The Guide to Battery Charges and Penalties in Wisconsin
Battery Charges in Wisconsin explained by Criminal Defense AttorneyAny time you intentionally harm another person in Wisconsin, you are subject to battery charges. What penalties you face, though, vary depending on how much harm you intended, whom you harm, and how much harm you actually cause. If you are arrested for battery charges, you need a good criminal defense attorney to help you protect yourself. Harm and Intent Wisconsin classifies its battery charges under Wisconsin Statutes 940.19, as follows:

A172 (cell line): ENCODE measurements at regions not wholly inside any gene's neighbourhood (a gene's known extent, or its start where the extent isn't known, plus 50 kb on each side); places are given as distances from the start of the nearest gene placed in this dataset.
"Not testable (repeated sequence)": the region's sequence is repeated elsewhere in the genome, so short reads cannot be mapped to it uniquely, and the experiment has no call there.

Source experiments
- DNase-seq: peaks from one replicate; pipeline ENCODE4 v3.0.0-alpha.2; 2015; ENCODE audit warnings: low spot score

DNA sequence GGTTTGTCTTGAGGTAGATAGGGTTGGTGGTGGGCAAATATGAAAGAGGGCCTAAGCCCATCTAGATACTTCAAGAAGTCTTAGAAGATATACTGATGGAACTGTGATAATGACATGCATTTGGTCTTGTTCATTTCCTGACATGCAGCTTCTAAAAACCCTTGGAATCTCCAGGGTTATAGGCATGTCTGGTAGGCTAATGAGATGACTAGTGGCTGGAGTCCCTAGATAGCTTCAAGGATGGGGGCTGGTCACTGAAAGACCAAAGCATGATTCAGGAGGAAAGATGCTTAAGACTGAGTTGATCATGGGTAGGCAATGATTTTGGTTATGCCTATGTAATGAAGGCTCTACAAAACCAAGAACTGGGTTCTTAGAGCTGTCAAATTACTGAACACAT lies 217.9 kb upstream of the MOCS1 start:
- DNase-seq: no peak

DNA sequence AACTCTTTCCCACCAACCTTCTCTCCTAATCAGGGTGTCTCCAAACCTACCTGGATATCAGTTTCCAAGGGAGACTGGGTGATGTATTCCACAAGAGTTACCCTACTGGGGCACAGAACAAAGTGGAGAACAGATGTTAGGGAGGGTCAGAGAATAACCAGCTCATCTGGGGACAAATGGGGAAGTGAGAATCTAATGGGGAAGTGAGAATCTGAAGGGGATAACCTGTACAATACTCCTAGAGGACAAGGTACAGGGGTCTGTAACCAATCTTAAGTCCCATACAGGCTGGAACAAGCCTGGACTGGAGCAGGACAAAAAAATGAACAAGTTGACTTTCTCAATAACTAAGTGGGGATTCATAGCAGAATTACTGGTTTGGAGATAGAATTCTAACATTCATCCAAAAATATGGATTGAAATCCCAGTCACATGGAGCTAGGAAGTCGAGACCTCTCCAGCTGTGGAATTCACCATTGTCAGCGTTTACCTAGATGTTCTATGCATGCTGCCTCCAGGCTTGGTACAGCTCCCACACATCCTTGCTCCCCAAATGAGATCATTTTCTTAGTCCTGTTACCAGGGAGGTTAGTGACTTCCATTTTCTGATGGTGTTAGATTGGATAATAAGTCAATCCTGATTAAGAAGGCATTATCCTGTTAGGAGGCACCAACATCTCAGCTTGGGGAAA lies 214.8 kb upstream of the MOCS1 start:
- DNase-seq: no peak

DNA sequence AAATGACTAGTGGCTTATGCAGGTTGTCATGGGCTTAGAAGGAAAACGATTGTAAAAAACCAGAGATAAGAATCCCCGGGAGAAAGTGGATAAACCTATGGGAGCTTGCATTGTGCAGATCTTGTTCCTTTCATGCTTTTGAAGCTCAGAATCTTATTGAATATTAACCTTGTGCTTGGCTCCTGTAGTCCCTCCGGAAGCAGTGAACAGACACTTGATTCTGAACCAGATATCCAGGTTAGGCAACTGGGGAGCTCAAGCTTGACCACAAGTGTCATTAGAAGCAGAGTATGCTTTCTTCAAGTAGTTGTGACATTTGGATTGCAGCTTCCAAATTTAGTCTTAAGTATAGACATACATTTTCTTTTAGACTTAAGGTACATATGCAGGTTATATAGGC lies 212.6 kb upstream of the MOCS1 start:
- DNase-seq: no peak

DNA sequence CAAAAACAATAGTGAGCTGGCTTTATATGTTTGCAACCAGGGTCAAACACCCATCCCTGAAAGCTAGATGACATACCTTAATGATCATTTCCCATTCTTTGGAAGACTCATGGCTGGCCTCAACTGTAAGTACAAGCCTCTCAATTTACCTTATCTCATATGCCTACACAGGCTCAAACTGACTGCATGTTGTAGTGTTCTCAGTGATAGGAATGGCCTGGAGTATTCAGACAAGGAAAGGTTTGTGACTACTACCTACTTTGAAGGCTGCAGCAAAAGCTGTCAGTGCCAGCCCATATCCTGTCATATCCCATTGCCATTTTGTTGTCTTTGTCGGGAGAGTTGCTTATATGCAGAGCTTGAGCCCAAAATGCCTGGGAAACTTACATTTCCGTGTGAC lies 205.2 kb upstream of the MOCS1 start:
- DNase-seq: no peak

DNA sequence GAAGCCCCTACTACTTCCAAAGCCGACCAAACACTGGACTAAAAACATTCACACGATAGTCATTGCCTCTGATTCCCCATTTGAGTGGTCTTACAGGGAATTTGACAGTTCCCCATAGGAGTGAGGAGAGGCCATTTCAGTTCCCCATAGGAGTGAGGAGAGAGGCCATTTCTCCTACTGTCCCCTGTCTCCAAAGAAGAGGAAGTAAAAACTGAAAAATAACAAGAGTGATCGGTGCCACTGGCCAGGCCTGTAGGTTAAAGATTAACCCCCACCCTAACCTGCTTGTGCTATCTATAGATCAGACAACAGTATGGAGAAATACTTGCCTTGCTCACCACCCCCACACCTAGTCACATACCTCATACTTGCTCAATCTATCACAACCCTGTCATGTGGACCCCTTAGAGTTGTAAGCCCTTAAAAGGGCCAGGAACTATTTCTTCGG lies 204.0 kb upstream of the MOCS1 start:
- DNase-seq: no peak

- Class A misdemeanor for causing any harm while intending to cause bodily harm;
- Class I felony for causing substantial bodily harm with intent to cause bodily harm;
- Class H felony for causing great bodily harm with intent to cause bodily harm;
- Class E felony for causing great bodily harm with intent to cause great bodily harm; and
- Class H felony for causing bodily harm through conduct that creates a substantial risk of great bodily harm.
- Class A misdemeanor: fine up to $10,000, and/or jail for up to 9 months;
- Class I felony:fine of up to $10,000, and prison up to 3 years and 6 months;
- Class H felony: fine up to $10,000, and prison up to 6 years;
- Class E felony: fine up to $50,000, and prison up to 15 years.